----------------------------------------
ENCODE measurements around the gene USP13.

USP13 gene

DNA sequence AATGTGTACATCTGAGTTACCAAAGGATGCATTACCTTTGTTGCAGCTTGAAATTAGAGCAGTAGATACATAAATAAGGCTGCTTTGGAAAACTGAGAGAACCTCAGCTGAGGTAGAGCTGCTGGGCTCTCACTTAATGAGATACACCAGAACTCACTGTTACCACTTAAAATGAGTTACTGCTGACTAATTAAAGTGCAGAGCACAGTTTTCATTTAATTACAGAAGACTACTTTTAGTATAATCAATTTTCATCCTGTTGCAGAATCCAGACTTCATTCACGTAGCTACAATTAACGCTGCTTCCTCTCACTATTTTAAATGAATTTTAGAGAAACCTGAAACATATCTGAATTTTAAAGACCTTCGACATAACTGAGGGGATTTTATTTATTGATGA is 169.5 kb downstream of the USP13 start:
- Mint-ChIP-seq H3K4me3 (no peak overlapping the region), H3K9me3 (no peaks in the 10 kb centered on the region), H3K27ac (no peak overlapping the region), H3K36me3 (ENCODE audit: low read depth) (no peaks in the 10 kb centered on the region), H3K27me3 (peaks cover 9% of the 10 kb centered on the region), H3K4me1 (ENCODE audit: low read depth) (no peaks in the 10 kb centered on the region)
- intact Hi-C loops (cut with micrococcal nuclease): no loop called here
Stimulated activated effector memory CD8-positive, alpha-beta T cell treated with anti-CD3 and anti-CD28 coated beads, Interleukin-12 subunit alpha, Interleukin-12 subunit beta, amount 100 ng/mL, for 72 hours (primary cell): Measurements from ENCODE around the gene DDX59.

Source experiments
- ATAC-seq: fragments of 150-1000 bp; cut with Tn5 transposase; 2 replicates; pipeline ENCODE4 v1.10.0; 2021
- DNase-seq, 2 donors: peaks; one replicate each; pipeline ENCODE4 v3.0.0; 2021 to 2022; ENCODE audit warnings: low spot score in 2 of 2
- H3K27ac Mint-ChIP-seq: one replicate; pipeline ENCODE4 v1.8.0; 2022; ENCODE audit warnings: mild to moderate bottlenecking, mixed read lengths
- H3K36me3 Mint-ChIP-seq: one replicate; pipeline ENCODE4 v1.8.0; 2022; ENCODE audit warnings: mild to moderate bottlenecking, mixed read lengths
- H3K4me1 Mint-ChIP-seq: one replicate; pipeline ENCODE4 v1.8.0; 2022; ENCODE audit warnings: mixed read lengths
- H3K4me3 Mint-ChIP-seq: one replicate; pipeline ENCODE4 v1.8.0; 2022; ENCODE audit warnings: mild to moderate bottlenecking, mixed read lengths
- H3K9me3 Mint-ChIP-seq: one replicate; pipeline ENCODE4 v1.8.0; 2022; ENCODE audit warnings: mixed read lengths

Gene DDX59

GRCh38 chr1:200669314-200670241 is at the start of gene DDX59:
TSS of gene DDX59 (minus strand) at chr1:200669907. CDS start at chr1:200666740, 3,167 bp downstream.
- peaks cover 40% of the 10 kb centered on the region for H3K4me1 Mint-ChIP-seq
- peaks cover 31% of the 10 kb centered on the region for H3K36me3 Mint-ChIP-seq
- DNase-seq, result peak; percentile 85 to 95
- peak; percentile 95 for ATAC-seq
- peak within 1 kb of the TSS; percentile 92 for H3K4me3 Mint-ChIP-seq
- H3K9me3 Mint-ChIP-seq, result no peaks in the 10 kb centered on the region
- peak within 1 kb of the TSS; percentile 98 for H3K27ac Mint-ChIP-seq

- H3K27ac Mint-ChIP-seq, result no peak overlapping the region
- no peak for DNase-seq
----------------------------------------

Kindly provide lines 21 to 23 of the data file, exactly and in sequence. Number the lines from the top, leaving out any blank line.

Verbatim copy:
- peak; percentile 95 for ATAC-seq
- peak within 1 kb of the TSS; percentile 92 for H3K4me3 Mint-ChIP-seq
- H3K9me3 Mint-ChIP-seq, result no peaks in the 10 kb centered on the region